The birthstone for September is the gorgeous sapphire (you lucky people). When you think of a sapphire you would automatically assume they’re blue, but did you know that sapphires actually come in a range of different colours? Pink, purple, yellow, orange, black, white, these and many more are all available when It comes to sapphires. What about red I hear you ask, do sapphires come in red? Well yes they do, however the sapphire shares the same chemical composition as the ruby. When comparing a red ruby and sapphire there is no definitive demarcation; so in most cases, near-red sapphire would be classed as inferior coloured ruby. So it's common practice to trade near-red sapphire as a quality fancy colour sapphire, rather than as a lower grade ruby. Just to keep things complicated of course!
‘Fancy sapphire' is what the ranges of different colours are called. This is because for many years only the blue sapphire was seen as a ‘true’ sapphire. Nowadays with all the colours acknowledged as ‘true’ sapphires they differentiate them by referring to them as fancy sapphires. These fancy sapphires are typically traded using colour-specific names, such as yellow sapphire, green sapphire or purple sapphire. It wasn't always that simple though, through the years there were several misleading names used for coloured sapphire varieties, most of which are no longer used, such as 'Oriental peridot', a term which was used to refer to green sapphire.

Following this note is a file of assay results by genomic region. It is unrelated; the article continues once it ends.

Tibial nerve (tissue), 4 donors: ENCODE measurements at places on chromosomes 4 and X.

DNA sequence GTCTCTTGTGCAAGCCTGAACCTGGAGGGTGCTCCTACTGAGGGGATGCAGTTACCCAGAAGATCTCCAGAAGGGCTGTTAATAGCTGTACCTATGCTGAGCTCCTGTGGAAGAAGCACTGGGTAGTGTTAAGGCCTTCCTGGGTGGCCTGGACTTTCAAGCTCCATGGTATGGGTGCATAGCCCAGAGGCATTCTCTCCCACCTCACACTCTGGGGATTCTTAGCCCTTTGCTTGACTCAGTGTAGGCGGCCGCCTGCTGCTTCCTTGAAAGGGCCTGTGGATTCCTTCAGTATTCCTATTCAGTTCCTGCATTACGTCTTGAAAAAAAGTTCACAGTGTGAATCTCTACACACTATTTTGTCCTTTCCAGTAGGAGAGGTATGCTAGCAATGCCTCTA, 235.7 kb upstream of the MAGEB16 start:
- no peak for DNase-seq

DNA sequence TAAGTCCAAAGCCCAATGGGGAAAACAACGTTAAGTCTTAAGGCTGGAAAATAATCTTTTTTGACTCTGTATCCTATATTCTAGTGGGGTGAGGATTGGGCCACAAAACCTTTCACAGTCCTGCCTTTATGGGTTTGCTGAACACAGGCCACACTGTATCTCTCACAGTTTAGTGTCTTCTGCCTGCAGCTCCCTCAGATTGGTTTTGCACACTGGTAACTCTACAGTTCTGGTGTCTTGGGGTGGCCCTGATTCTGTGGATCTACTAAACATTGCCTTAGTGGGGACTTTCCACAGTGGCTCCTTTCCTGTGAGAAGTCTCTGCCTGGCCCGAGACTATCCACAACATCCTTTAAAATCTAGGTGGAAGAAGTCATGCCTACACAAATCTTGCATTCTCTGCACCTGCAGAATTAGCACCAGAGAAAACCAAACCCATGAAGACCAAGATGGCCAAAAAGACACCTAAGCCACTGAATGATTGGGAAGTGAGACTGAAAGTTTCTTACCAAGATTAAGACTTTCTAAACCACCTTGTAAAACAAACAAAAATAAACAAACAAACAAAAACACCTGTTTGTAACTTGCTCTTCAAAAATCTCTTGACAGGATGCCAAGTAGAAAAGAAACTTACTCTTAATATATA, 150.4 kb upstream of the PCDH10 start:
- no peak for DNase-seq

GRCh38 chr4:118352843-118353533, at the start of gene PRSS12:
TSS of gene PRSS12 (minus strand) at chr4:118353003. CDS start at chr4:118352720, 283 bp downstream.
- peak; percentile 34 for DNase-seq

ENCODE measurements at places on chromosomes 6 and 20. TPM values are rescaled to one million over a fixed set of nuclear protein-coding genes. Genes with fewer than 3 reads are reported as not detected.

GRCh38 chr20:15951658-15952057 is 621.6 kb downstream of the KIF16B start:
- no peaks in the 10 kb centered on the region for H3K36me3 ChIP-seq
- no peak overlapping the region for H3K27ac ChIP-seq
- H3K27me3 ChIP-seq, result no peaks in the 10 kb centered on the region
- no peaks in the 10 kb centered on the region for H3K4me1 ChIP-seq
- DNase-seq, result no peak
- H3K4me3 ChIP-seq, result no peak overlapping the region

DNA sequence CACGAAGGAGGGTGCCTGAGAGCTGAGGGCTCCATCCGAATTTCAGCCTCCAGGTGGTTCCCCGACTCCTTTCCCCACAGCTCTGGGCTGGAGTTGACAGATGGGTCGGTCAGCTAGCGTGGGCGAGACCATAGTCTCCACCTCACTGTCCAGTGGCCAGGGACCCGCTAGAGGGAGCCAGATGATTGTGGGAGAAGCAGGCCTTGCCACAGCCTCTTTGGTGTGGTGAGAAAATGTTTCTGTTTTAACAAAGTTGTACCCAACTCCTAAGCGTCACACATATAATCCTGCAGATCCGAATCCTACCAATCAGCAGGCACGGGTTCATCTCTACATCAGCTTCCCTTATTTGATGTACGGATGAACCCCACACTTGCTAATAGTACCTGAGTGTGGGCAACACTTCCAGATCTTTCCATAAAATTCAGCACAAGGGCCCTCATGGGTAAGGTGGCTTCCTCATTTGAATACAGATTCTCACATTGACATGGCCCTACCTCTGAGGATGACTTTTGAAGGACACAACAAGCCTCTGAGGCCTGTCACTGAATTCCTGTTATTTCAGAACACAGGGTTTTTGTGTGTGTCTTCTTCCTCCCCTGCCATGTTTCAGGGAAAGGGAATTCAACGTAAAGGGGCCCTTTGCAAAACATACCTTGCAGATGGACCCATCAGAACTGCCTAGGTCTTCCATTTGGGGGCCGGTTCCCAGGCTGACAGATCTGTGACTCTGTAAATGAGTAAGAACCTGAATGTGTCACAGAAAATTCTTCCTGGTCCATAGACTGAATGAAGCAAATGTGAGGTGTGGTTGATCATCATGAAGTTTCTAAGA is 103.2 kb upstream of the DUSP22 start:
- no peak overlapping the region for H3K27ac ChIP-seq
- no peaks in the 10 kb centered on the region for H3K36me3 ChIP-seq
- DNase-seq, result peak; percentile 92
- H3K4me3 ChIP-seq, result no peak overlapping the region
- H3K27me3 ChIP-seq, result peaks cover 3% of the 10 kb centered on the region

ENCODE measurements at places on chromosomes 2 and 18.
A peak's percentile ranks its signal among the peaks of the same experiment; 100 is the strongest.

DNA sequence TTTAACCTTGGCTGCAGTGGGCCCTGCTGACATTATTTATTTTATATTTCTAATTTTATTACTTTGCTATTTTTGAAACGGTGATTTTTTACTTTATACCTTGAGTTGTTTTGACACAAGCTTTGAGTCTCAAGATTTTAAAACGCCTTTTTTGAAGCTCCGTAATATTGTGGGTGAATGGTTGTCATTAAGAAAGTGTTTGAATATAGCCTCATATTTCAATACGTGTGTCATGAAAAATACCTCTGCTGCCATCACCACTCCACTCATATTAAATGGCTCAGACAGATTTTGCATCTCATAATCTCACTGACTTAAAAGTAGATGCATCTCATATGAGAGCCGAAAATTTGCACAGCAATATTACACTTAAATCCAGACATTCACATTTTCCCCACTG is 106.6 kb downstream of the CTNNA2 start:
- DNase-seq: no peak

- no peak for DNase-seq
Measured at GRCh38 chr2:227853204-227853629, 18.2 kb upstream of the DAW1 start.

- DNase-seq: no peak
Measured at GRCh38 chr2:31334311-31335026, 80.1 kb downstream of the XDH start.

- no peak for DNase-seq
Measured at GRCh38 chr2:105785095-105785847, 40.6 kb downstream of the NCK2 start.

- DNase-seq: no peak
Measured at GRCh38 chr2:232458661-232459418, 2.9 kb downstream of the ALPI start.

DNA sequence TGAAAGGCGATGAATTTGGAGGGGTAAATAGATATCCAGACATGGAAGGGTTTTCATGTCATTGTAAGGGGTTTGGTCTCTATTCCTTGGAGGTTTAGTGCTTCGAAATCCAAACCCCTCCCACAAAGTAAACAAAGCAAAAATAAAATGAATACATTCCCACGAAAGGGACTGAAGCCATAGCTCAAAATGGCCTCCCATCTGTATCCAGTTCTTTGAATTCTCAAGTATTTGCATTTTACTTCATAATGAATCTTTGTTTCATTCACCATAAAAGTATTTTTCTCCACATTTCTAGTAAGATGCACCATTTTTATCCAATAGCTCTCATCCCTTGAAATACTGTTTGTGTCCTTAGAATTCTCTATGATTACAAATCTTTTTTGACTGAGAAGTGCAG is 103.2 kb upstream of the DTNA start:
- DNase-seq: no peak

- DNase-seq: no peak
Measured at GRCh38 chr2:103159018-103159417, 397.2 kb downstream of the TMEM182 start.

Although most of this post has been dedicated to discussing coloured sapphires, I couldn’t resist bringing up the largest sapphire that has been discovered, which of course is a good old blue one. According to the American Museum of Natural History website its also one of the best known objects In the world. The star of India! It weighs an amazing 536 carats ( :O that’s one big gemstone). Discovered about three hundred years ago in Sri Lanka, the Star of India was donated to the American Museum of Natural History by the financier J.P. Morgan. Later the infamous burglar, Jack Murphy, (AKA "Murphy the Surf"), stole the stone. Its recovery two months later only added to its fame. Not bad for 2 billion years old stone?